Something inside me clicked and I had the presence of mind to ask the physician the best case scenario for brain surgery. My husband kids me about my Spock-like tendencies with regard to medicine (the Vulcan, not the Doctor). He begs our children never to give me the phone if he is in a life-critical situation. In Mom’s case, the doctor said she would be paralyzed on one side of her body, and might regain speech in a year. I knew my mother would kill me if she lived through that. I asked the physician to put Mom on the phone.

“Mom,” I said, “This is it. I’m sorry. I love you and you will soon be with Dad.”

There was silence on the other end of the phone, then my mom asked “Dancing the polka?” I assured her yes.

All my siblings had a chance to say good-bye over the phone. We flew and drove from all points of the country to Harrisonburg, VA to be by her side when she died. Mom was in a coma by that point. We said our good-byes and then awkwardly stared at each other wondering what to do next. The doctors said she could live hours or three weeks. Mom, being Mom, hung on – reluctant to be the first one to leave any party.

Julie K. Hersh
Mom, always the last to leave a party
Source: Julie K. Hersh

So we left her. We elected my oldest brother to be with Mom while the rest of us packed up her apartment. I had planned to be in Harrisonburg that week because we were moving her into assisted living. In the flurry of the stroke, I had forgotten to cancel the movers. We said our good-byes (again), leaving my brother on guard to call if she passed.

I know people will be critical of us for leaving. I talk about leaving my father’s bedside in my book and have been criticized for that. Some people do this because they’ve never lived through this experience. Others have sat patiently with a dying parent or friend and just think I’m a jerk. I can’t please them. But I have to wonder if Mom needed us to leave so she could leave this life. Dying, I’ve learned the hard way, is not easy.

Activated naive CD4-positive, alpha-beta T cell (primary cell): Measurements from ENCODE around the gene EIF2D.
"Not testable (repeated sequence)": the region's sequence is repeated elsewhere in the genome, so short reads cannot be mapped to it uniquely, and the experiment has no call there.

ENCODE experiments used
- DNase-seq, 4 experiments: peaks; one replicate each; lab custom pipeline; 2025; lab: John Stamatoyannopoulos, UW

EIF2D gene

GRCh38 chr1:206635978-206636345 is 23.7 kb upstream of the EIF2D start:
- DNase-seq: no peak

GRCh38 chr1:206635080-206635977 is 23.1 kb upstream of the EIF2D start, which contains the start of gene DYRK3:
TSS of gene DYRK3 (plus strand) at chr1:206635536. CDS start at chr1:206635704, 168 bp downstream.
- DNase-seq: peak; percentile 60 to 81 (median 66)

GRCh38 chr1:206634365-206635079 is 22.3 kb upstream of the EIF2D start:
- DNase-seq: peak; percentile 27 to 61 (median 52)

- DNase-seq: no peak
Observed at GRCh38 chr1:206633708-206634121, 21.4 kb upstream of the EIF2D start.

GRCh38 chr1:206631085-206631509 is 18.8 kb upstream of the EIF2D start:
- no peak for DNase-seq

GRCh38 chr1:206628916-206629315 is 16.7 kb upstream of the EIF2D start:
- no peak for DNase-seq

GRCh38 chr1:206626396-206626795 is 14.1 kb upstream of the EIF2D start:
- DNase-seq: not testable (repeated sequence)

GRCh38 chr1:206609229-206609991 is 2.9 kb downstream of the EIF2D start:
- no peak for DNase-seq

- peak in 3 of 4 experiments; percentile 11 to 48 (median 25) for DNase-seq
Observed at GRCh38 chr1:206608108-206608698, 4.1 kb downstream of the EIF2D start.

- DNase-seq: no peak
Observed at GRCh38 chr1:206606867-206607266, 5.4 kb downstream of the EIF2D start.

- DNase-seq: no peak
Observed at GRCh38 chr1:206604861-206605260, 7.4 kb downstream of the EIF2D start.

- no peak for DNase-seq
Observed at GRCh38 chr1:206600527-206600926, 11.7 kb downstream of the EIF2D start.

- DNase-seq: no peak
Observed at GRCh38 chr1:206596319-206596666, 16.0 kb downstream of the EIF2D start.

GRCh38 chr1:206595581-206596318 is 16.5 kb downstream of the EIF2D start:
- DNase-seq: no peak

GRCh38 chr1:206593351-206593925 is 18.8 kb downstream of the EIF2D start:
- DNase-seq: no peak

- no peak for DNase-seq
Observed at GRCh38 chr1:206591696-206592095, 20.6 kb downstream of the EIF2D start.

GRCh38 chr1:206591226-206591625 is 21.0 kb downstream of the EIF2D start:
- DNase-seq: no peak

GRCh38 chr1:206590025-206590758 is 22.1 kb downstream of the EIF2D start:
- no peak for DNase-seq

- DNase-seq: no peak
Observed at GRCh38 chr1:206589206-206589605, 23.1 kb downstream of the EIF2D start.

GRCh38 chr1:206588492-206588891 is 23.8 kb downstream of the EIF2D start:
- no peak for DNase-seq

She died a few hours after we left her side. My sister and I were packing up my mom’s Chico’s jackets. Mom had a penchant for Chico’s, never saw a jacket she didn’t want. Her closet was full with at least 30 of them. As my sister and I packed these jackets for a non-profit that helps women enter the workforce, one of us quipped, “if this doesn’t kill her, I don’t know what will.” Probably I said it, my sister is far too nice to say this. I have inherited my mother’s sharp tongue that lashes at inappropriate moments.

The phone rang immediately after that. My brother let us know the news.

Many of my friends are reaching the age where their parents are dying. Both of my parents were dead before I reached the age of 51; my dad died when I was almost 25.

Doug Wilford, used with permission
Our last family photo before Dad died.
Source: Doug Wilford, used with permission

My friends have that stunned look I remember too well. A few of them have apologized for not being helpful for me when my mom declined into death. I assure them it’s ok. Dealing with a dying parent is hard to understand until you are thrust into the inevitable situation. They couldn’t have known what to do or what I needed. I surely didn’t.

Life does not come with a handbook for dying parents, I wish it did. There is a wonderful book titled Being Mortal by Atul Gawande that comes as close as I’ve seen. This blog is for all my friends who have parents ill or ailing. My heart is with you. Take time, cherish those final years, but realize it won’t be picture perfect at the end. I’ve said good-bye to both my parents and neither went like Buddha. They both firmly believed in an afterlife and had lived full lives.

My guess is I will not accept death like Buddha either. Will any of us? This is an illusion crafted by made-for-broadcast images. Families gathered around bedsides, saying a prayer, peacefully watching a loved one take a last breath. My experience is that death is beautiful, but preceded by stale odors and decay.

I have no magic answer to survive that strange transition when child becomes parent and parent becomes child. Death is the birth process gone backwards, without a nine-month time limit. Without knowing the length of the race, it’s hard to find your pace. You will stumble—please forgive yourself. In the meantime, my suggestions are three: talk to a friend, say a prayer and breathe.

You can find out more about Julie K. Hersh, Struck by Living or Decidí Vivir on her website.